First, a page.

Although I don’t often repost them, I love the memories that Facebook shares with me every morning. They make me smile as I remember. I re-read blog posts from the Year of Firsts and Year of Journeys. I’m often amazed that so much time has passed since a special event. This morning, my attention was caught by a photo that I posted three years ago today.
That’s a view across my backyard, on this date in 2013, as the city finished remediating my yard. After the 2011 tornado, soil samples from properties in “the zone” revealed too much lead in the soil. My yard was scheduled for soil replacemnt. It took longer than I thought it would, but when the task was completed, I had a new yard with two feet of fresh, rich dirt. Best of all, it was rock free. Missourians know how amazing that is!
Three years ago today, I wrote that I had a blank canvas to create upon. Little did I know on that day just how true that statement would prove to be. Seeing the photo this morning stirred memories and emotions. I was excited, at the end of the day, to get into my gardening clothes and putter in my happy place.
The backyard has changed so much since I took the first picture. I’ve poured thought and labor into this masterpiece, along with sweat and blood, joy and love. I’ve spent hours and hours in the garden, planting and watering, weeding and mulching, digging and dividing. And also…relaxing and sipping tea, humming and crooning to plants, sketching, reading and reflecting. I am so content as I putter in this sacred space, so at peace. And I am a student.
The garden, I realized today, has taught me so much these last three years. I’ve learned gardening, of course. Such as, which plants thrive in my backyard and which ones don’t. And what plants are considered invasive. It’s illegal, I discovered, to plant Scottish thistle in my yard! And one little ivy plant can become a wild, tangled jungle. Spiders like to live in upside down flower pots. Praying mantis tend to group together. And almost any interesting container can house a flowering plant.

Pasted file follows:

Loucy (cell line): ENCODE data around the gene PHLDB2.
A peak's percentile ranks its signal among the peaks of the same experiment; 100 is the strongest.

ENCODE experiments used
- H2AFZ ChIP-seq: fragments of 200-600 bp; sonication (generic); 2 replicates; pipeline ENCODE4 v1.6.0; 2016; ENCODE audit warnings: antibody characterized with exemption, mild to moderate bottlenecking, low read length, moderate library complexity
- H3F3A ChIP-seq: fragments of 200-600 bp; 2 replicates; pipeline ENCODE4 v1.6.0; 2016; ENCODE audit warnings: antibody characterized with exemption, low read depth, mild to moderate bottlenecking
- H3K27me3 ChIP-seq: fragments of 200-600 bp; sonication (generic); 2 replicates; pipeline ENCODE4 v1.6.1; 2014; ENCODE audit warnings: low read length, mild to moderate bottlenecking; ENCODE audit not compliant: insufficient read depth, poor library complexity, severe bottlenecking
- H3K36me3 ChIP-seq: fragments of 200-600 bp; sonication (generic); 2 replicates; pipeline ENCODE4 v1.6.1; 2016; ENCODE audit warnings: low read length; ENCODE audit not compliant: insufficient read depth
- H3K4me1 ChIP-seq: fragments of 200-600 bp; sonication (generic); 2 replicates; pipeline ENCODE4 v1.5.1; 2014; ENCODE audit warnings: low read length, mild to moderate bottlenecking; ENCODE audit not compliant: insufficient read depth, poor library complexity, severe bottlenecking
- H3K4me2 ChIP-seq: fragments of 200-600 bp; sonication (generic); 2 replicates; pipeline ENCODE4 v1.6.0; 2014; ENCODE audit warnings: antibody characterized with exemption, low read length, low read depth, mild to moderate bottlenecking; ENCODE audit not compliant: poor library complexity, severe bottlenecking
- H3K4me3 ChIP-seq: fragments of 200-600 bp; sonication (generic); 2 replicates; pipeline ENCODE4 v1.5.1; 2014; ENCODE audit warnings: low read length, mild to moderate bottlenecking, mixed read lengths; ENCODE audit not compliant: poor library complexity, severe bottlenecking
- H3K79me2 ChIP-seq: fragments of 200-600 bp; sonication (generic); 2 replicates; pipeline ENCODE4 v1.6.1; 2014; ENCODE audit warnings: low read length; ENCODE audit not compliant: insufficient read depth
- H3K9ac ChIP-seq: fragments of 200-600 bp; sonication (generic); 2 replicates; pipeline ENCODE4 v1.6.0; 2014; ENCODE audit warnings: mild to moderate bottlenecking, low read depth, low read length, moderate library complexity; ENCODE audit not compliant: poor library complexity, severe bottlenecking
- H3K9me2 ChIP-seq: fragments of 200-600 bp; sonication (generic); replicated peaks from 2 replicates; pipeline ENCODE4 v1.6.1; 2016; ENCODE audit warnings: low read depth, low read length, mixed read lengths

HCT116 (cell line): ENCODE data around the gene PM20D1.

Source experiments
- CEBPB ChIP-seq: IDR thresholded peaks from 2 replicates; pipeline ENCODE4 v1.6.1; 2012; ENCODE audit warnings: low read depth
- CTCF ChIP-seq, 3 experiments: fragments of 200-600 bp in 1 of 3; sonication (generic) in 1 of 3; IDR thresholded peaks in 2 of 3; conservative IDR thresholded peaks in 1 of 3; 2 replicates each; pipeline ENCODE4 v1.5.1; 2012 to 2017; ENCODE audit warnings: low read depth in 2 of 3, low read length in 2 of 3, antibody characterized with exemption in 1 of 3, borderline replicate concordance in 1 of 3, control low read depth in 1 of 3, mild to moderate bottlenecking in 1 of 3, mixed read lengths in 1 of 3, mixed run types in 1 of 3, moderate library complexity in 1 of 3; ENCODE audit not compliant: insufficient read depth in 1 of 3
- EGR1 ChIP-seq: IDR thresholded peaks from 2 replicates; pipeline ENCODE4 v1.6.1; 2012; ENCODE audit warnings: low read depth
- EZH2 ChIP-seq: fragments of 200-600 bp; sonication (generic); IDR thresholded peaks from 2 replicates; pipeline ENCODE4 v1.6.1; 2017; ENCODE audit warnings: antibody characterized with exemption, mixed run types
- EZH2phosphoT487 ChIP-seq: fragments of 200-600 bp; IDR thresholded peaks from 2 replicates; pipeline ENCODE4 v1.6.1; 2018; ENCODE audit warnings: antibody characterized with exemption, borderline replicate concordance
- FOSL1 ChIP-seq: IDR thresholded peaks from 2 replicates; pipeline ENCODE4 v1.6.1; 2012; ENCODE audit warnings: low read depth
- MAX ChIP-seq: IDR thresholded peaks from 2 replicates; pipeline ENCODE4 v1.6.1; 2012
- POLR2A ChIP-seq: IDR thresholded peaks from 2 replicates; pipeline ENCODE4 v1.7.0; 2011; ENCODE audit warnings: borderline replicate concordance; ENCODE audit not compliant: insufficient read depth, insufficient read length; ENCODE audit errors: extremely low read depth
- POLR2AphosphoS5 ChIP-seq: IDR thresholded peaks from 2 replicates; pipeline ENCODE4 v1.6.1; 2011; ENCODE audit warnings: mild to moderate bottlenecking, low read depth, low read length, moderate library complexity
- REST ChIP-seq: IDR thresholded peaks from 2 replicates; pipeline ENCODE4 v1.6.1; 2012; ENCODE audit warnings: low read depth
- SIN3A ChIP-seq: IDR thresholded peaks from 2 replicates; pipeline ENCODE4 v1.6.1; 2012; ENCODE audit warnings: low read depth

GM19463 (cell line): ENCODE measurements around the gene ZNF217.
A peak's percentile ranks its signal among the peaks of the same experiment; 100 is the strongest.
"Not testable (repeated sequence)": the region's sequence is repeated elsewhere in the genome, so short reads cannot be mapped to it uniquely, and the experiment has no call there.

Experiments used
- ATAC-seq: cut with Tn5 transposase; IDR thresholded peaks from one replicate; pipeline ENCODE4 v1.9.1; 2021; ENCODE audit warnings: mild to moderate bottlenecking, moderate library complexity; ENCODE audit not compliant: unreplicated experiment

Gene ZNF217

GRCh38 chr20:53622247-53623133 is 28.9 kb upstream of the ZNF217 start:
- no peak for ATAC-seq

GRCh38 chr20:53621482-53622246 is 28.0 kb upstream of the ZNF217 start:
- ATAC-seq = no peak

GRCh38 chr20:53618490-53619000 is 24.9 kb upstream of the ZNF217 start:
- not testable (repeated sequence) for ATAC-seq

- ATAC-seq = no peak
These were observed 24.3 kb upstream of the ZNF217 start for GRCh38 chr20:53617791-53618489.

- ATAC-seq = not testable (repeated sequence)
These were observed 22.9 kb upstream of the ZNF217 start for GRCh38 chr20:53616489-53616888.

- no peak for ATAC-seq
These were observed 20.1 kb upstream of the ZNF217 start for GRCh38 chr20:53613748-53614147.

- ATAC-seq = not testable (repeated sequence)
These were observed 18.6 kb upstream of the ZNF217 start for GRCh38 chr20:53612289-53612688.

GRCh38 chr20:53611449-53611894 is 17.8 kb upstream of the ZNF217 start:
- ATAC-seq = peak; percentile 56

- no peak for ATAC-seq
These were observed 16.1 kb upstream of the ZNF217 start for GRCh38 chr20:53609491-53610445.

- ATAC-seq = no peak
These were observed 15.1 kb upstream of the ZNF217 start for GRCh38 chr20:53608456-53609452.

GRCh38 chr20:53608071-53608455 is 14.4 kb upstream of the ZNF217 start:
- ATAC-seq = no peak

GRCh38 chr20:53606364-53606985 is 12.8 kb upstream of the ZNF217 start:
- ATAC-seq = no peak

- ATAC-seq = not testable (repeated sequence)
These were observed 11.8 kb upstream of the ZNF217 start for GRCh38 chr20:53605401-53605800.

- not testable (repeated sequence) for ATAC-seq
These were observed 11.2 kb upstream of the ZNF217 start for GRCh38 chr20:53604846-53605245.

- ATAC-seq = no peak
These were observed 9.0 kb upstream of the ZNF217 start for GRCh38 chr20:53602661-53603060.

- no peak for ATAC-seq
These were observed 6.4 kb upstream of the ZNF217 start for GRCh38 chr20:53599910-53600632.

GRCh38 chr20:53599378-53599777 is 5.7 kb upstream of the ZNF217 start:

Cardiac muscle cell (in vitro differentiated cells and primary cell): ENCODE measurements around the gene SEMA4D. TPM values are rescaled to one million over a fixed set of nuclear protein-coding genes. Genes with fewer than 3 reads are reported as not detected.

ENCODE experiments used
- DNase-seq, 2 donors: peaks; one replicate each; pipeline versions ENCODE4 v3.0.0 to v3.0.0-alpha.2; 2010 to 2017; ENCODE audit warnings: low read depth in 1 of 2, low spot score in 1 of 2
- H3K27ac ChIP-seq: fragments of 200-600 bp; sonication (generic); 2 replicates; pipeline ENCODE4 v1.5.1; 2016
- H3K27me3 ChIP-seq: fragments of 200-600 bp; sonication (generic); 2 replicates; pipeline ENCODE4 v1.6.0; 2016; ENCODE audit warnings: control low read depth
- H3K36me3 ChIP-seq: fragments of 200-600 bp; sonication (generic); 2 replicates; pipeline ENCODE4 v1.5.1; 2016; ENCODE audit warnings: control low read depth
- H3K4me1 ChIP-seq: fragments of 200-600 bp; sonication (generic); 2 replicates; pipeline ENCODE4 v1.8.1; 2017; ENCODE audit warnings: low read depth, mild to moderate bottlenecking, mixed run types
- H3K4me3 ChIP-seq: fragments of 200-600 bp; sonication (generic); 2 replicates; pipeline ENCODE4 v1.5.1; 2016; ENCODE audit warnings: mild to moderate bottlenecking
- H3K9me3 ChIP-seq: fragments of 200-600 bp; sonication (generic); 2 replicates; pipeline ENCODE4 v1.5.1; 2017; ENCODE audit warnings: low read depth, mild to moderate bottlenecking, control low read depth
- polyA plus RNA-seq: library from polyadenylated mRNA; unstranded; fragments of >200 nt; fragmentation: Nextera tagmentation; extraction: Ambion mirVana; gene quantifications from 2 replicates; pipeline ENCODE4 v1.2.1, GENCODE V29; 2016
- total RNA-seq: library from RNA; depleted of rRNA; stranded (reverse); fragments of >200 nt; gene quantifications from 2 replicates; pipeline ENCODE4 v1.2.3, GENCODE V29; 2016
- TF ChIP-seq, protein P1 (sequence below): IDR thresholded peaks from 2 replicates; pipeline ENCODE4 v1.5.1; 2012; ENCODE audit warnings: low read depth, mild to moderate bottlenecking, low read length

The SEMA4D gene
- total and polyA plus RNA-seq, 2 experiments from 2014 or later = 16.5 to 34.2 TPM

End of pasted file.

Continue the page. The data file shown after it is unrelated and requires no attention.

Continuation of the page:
Life lessons have abounded too. I’ve learned patience as I’ve waited for seeds to sprout and I was taught persistence by plants that adapted and then thrived. There is a rhythm and flow to the garden, a cycle of growth and rest, that I have recognized as being present in my own life. Surprises delight or perplex, as they do on my journey. I choose how I want to respond.
What I have learned most from this gardening experience is that what I desire, dream about and intend, comes into existence at the perfect time. Cleaning out clutter in my studio recently I found backyard garden plans that I sketched ten years ago. At that time, I didn’t know when that dream would manifest. But I knew what I wanted in the backyard…a beautiful, whimsical, peaceful place to relax, share, and find inspiration. I completed small gardening projects, and continued to dream, while letting go of the outcome.
I could not have forseen then how the garden would be born…that a tornado would bring destruction, and a brand new yard, a fresh beginning, a blank canvas.
“I have found, through years of practice, that people garden in order to make something new; to interact with nature; to share, to find sanctuary, to heal, to honor the earth, to leave a mark. Through gardening we feel whole as we make our personal work of art upon our land.” Julie Moir Messervy
Yes. I am making art, as I create in the garden. And the garden is making me whole. We are growing, together.